by Kelly Marshall
(San Francisco, CA, USA)
What would happen if your child hears a smoke detector go off? Would he know what to do? Would he hide or would he let you know and get out of the home? Don't assume that your child is well informed on fire safety. You need to take the time to teach your child what to do if something happens. While you may think your child knows what to do, you may be surprised to find out that your child knows very little about fire safety in the home. For this reason, find out what your child does know and the work on teaching him more about fire safety - it could save his life.
Many parents find themselves wondering what exactly they should teach their kids about proper fire safety. There are many variables that can change how you react to a fire, but there are some simple things that you can teach your kids that will keep them safe if a fire occurs.
- Teach kids to get out of the house as fast as possible and to stay out of the house. They can replace their clothes, toys, and other items in the home but they cannot be replaced.
- Make sure kids know not to try to put a fire out on their own. This will only cut down on the time they have to escape the home.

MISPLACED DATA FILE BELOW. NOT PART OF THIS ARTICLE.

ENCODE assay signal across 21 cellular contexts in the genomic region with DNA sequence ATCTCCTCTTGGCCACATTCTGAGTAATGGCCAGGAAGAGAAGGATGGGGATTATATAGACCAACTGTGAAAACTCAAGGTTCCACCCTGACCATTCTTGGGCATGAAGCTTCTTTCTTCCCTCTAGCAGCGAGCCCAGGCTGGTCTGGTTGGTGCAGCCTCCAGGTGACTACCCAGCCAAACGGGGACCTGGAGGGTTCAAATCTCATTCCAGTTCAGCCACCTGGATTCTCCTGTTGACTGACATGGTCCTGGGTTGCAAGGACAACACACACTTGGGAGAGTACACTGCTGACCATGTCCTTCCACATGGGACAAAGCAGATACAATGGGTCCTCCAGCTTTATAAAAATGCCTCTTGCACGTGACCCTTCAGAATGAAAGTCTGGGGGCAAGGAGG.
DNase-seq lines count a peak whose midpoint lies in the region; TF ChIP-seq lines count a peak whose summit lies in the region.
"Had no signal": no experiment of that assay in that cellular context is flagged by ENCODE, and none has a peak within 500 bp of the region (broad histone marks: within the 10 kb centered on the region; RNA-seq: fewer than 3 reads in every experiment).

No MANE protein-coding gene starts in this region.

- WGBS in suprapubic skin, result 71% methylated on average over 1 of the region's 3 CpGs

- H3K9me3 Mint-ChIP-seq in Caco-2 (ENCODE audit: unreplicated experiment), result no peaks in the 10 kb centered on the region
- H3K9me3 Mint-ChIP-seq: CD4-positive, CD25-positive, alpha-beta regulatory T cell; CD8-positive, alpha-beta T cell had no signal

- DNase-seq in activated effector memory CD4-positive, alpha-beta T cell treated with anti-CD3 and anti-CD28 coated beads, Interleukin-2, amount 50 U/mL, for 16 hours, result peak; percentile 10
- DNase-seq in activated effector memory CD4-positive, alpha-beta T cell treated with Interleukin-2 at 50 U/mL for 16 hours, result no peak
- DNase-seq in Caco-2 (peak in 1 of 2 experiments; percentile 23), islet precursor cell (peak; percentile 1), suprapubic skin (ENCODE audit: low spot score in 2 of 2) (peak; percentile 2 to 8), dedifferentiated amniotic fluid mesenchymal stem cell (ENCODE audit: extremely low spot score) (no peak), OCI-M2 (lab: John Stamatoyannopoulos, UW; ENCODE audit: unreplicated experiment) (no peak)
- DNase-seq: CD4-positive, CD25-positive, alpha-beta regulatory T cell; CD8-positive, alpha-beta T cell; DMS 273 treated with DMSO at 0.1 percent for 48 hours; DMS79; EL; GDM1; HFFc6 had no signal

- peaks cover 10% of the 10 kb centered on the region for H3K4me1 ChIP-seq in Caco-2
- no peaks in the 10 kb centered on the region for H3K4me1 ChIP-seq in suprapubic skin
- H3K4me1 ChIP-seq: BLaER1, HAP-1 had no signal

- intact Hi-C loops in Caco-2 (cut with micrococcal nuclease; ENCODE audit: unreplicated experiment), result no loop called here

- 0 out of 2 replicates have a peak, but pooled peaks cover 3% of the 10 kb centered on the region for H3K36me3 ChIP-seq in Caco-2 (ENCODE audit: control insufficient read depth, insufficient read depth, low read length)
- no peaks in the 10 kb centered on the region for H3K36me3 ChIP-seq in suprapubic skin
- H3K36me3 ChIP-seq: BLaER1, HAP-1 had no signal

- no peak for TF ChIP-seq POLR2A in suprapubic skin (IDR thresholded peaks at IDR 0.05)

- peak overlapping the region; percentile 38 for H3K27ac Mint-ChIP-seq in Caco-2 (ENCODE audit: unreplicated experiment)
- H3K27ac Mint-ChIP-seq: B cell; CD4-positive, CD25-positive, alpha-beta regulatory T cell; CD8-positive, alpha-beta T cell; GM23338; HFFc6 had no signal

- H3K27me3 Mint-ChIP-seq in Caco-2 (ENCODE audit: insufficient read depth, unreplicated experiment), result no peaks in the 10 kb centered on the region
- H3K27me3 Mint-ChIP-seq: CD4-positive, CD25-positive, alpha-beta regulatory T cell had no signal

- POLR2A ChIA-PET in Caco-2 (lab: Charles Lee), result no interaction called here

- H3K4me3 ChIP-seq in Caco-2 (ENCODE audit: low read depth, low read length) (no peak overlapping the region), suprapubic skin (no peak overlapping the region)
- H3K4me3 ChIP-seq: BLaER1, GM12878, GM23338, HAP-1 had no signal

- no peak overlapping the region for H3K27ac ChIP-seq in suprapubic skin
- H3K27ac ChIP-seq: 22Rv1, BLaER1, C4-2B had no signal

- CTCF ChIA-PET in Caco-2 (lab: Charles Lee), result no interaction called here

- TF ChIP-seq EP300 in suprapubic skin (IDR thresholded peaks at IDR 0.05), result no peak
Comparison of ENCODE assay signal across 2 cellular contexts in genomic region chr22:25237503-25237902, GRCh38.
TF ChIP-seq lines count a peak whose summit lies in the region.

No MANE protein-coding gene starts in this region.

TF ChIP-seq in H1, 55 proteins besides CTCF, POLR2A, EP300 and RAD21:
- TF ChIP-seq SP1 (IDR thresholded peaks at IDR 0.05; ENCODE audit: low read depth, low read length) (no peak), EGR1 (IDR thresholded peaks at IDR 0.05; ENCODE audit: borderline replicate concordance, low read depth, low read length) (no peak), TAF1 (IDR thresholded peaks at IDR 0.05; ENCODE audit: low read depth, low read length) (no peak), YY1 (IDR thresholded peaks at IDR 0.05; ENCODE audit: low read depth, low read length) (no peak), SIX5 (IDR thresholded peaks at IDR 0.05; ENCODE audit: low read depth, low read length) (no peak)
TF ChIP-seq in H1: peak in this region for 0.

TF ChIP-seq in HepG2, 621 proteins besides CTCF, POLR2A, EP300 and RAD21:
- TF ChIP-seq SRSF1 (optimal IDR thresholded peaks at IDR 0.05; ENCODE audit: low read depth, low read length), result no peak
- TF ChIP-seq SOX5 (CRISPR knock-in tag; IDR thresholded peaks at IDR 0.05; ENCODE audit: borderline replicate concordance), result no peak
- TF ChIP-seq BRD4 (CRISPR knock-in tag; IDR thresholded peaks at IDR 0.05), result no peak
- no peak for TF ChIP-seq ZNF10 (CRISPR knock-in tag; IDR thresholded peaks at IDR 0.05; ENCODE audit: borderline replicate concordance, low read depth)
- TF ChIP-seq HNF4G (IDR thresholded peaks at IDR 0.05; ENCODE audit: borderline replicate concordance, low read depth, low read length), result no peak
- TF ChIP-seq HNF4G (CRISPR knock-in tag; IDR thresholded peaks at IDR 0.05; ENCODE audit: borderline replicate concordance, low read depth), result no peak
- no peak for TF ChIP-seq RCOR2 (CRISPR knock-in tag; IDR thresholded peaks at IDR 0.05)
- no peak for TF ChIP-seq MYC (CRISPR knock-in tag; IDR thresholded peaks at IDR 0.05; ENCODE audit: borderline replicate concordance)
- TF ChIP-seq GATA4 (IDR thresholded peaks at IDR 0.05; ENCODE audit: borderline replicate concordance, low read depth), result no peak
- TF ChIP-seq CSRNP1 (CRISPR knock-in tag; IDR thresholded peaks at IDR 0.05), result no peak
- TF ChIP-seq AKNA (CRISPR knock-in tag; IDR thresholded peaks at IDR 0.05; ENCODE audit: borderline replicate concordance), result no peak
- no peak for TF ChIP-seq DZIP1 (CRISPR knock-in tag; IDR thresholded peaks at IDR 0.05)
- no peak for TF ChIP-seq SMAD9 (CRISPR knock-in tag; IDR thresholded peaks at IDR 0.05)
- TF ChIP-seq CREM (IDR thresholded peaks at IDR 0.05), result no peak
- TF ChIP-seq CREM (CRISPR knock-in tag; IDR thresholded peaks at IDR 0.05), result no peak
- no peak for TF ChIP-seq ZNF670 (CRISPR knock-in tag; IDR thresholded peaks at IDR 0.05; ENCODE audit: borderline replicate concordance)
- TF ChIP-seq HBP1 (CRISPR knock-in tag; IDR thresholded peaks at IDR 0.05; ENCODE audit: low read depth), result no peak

- You also want to teach kids to call 911, but teach them to call it from the home of a neighbor or their cell phone if they have one. You don't want them to stay in the house to make the call.
- When sleeping, have kids sleep with the door shut. This could protect them from a fire.
- Kids should be taught to feel doorways before opening them. Feeling the door by using the back of the hand will help you tell if there is heat, since the back of the hand is more sensitive than the palm of your hand.
It is important that you sit down with kids and come up with a good emergency escape plan. Talk about the plan with your kids so they are very familiar with it. However, talking is not enough. You need to actually practice this plan as well. Always have a place for the family to meet if a problem occurs as well.
There are a variety of other lessons and practices that should be used in your home for proper fire safety. For example, it is important that kids know at least two ways to get out of the room they are in if a fire occurs. Also teach them that when they get out they need to go immediately to the meeting place that has been pre designated.
Of course, the familiar "stop, drop, and roll" idea is important for kids to know. Make sure they do this if their clothing catches on fire. They should also be taught to cover their face with hands to avoid getting burned in the face. It's important that you keep kids from blocking the exit areas when they go to bed as well. Keep toys and furniture out of the way so escape paths are clear.
Kelly Marshall is a writer for FireProtectionOnline.co.uk, the leader in fire safety.
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